A model curriculum on Stream ReLeaf is available for teachers of middle school students for performance-based assessment. Students search for information on the Internet, contact DNR foresters, and plan buffer plantings.
What sort of buffer counts towards the goal? Chesapeake Bay Program guidance for multi-state effort:
Width for Restoring: The width included for tracking purposes to meet the 2010 goal will be 35 feet or greater, measured from the top of the bank or level of bankfull discharge. Individual jurisdictions may choose to apply greater widths in specific situations or to meet predetermined needs. The NRCS Standard provides guidance on variable widths from 35-100 feet.
Buffer widths of 50-100 feet will be promoted as the appropriate width for optimizing a range of multiple objectives for water quality and fish habitat improvement. Increasing widths to encompass the geomorphic flood plain is likewise desirable in order to optimize flood reduction benefits. Widths of up to 300 feet may be recommended to ensure values related to some wildlife habitat and use as migration corridors. Buffer averaging, the practice of expanding and contracting buffer widths in order to account for stream channel meandering and efficiency of protection measures such as fences, is acceptable.
Width for Conserving: A width of 100 feet on each side is recommended for protection of existing riparian forests. Individual jurisdictions may choose to apply greater widths in specific situations or to meet predetermined needs.
Riparian Forest Buffer Composition: The RFB composition will include a diversity of native, noninvasive woody trees and shrubs (multiple species including hardwoods). Newly established buffers will be managed to allow the establishment of an organic duff layer and understory vegetation. The Zone 3 (outermost zone) filter strip may include warm season grasses. Natural regeneration may be an acceptable afforestation practice where seed source is adequate for native tree recruitment, and invasive trees and other plants can be controlled.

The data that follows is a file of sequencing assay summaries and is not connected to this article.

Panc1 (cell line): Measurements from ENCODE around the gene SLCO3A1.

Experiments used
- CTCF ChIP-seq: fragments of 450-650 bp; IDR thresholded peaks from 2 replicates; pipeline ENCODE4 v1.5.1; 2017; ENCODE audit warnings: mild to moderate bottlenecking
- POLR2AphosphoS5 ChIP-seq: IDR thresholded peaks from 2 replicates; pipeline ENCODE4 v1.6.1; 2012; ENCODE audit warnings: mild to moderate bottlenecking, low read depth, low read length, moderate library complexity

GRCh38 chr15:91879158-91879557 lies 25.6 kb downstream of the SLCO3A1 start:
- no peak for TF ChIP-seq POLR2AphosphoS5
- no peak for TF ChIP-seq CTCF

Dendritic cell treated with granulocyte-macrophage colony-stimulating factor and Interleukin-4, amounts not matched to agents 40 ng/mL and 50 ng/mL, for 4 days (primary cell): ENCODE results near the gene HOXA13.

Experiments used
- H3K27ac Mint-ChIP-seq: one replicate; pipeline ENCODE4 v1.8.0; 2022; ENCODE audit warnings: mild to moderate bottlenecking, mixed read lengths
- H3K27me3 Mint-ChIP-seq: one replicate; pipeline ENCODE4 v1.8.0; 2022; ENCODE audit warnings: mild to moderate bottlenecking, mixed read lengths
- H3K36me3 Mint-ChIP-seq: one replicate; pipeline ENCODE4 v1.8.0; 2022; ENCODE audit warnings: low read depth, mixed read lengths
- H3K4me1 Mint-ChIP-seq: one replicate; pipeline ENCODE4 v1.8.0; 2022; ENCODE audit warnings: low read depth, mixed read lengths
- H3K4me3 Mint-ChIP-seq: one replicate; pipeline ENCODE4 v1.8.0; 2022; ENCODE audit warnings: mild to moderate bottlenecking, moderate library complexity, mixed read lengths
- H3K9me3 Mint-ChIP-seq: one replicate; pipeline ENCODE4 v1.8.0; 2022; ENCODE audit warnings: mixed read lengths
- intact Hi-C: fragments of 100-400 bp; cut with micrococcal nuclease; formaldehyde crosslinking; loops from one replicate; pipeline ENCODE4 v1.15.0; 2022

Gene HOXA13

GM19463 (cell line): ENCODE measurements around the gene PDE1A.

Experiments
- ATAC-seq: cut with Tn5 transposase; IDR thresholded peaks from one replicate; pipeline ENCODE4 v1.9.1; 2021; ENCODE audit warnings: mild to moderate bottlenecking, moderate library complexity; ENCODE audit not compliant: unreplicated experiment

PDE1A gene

Enhancement Criteria: RFB restoration will include situations where existing buffers are enhanced to meet the goals as defined in the RFB standard definition in the RFB Panel Report. This is likely to include the following situations:
- expansion of buffer widths to established recommended or minimum width
- conversion of grass filter strips to forest
- change in management practices to favor development of native vegetation
- change from mowed or highly managed landscaped area to a diversity of native species including trees where buffer functions and characteristics can be maintained and enhanced without the use of fertilizers and pesticides.
Under many circumstances, riparian forest establishment will be a part of stream stabilization and channel restoration objectives. Biotechnical stream stabilization measures may be integrated with riparian forest planting.
Riparian Forest Buffer Management Options: The RFB can be managed for a variety of forest products as well as recreation, wildlife, and other passive uses where management activities do not require repeated fertilization, frequent ground disturbance, or other intensive management practices. Management should not compromise the integrity of the buffer for water quality and living resource benefits.
Stream Definition: Any perennial or intermittent stream or shoreline is eligible for voluntary participation in forest buffer restoration or conservation. Free-flowing perennial streams and 1st and 2nd order streams (small streams) are priority areas. Establishment of buffers on wetlands or ditches and other human-altered waterways may be included where establishment achieves benefits for water quality and living resources and is consistent with their long-term operation and maintenance requirements.
Riparian Forest Buffers
Trees For Maryland's Watersheds
Wherever You Live, You Live in a Watershed
Shore Erosion Control